The bailout is far from over. Selling business units and other assets has turned out to be difficult, because the value of many businesses – including other insurance companies - has been falling, not rising. And with large-scale financing difficult to secure these days, buyers have been scarce. “All of these issues will continue to adversely impact AIG’s ability to repay its government assistance,” according to a study by the Government Accounting Office. That means AIG might require still more taxpayer funds.
Much of the bailout money has already been spent. AIG says about $126 billion in federal money has been disbursed. About $35 billion has been posted as collateral backing derivatives contracts with trading partners like Barclay’s, Deutsche Bank, and Goldman Sachs. Another $49 billion has been used to purchase “toxic assets” like mortgage-backed securities and park them in a couple of holding companies for sale later on. AIG used $21 billion to shore up reserves at its life insurance companies. Another $37 billion or so has gone toward ongoing operations and other expenses. The company supplied further details about who got what in documents submitted to Congress.
Taxpayers may not get all their money back. AIG’s plan to restructure and pay back the government is contingent on a bunch of things you probably wouldn’t want to sell an insurance policy against. The economy and the financial markets have to bounce back. AIG’s insurance businesses need to remain profitable, which is a lot harder now that the antics of the Financial Products division have trashed the company’s name. Aggressive competitors may even capitalize on AIG’s woes and poach customers. “Competitors are actively pursuing AIG’s accounts and key underwriting personnel,” says Clark of S&P. If the money does find its way back to federal coffers, it will take years.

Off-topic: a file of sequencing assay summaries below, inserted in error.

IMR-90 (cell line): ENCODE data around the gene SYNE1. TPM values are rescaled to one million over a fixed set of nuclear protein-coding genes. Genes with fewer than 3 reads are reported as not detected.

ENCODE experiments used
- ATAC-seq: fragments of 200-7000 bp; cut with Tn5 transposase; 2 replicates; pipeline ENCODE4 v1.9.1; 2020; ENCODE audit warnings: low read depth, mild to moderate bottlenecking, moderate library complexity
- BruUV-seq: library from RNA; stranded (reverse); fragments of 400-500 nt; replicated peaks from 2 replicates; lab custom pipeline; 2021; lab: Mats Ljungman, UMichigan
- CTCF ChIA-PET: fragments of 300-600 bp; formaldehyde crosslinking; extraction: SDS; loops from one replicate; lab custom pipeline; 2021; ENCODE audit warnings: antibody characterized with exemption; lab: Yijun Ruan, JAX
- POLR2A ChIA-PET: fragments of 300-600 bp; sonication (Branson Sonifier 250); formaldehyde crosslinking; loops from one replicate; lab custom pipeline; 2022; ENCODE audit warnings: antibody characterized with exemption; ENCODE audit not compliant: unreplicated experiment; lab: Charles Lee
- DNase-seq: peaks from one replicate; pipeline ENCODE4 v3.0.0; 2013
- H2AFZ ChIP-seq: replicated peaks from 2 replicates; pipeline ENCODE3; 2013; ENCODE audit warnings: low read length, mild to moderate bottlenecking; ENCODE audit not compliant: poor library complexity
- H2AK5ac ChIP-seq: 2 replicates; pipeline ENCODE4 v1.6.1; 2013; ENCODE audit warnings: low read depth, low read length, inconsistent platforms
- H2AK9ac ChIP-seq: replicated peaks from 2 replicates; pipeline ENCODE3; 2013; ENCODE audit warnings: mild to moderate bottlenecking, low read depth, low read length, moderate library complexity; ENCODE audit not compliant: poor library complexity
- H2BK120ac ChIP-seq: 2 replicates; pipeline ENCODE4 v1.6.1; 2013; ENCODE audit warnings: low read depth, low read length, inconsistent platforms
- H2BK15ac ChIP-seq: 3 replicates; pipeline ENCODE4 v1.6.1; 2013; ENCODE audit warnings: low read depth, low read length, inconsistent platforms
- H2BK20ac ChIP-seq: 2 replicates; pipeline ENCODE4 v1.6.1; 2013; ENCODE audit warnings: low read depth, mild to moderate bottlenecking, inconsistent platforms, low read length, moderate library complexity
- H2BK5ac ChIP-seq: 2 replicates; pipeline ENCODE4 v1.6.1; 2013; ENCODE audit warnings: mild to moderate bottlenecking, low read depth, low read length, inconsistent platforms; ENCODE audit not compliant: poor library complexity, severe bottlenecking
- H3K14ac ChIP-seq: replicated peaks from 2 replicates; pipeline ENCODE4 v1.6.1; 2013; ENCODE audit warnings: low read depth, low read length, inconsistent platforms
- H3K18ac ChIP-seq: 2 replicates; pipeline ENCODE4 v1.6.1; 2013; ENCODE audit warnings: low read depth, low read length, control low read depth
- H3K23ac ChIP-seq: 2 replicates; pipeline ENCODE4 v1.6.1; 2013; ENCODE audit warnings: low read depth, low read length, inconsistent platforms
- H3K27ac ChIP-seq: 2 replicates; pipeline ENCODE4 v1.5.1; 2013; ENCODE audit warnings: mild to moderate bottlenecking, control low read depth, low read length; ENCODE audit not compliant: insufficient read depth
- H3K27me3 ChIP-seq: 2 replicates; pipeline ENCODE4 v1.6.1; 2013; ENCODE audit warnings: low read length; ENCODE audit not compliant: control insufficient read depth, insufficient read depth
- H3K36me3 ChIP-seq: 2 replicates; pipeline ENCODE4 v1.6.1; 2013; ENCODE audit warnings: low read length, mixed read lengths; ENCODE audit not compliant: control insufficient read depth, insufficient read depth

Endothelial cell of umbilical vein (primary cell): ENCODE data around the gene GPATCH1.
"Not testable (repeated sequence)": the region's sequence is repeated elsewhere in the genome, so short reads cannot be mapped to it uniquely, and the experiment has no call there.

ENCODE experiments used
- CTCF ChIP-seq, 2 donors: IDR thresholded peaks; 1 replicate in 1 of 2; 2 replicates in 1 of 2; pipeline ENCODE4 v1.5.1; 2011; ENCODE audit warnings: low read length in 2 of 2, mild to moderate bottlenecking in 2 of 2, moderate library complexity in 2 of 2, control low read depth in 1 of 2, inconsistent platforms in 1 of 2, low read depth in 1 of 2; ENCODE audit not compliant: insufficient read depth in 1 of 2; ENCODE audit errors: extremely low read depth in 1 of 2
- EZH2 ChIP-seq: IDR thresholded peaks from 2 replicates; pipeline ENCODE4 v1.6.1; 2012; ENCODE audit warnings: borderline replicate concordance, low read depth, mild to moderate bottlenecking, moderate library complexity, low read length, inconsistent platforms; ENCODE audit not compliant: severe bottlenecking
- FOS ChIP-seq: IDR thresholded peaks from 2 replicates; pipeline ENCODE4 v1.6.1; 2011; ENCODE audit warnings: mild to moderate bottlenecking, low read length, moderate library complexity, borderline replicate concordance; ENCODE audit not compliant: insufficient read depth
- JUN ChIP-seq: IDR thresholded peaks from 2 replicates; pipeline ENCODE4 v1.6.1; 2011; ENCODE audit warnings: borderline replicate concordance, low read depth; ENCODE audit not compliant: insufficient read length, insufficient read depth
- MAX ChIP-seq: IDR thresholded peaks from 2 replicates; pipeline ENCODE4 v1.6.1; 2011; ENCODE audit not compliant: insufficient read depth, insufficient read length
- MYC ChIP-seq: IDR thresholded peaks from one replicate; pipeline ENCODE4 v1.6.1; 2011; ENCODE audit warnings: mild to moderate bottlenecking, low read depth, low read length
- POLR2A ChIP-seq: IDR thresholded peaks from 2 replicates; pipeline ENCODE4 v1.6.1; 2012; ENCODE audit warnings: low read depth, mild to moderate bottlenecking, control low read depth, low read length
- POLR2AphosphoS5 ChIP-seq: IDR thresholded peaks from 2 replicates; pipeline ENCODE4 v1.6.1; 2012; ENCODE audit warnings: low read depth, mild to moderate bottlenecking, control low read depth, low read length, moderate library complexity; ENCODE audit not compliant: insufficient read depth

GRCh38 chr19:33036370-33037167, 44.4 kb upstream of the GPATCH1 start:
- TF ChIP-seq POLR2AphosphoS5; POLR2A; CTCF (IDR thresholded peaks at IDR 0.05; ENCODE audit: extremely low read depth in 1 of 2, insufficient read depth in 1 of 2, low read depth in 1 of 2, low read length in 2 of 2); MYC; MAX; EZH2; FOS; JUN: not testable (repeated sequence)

If AIG failed, it would be more damaging than the Lehman Brothers collapse last year. That’s what AIG contends, anyway. In its submission to Congress, AIG paints a doomsday scenario that gives some idea what the Fed and the Treasury Dept. felt they’d be faced with last fall if they stepped aside and let AIG implode. More than 1,500 major corporations, for instance, would lose money on derivatives issued by the Financial Products division. That could generate a commercial-grade bank run by thousands of other companies seeking to redeem contracts and get their money back.
AIG’s insurance, aircraft, and financial-services businesses could create other shock waves if the company failed. The results, according to AIG, could impact 30 million U.S. policyholders, and another 44 million policyholders in other countries. Retirement accounts containing $134 billion might be jeopardized. Boeing and many airlines would take a huge hit, as AIG’s large fleet of commercial aircraft got sold off at steep discounts, bringing down prices for every kind of competing aircraft. The U.S. dollar would fall, the U.S. government’s borrowing costs would rise, and investors worldwide would suddenly question the ability of the United States to support its banking system. If true, all of that makes AIG too big to fail, too complex to succeed, and too dangerous to abandon. Not a good choice among the lot.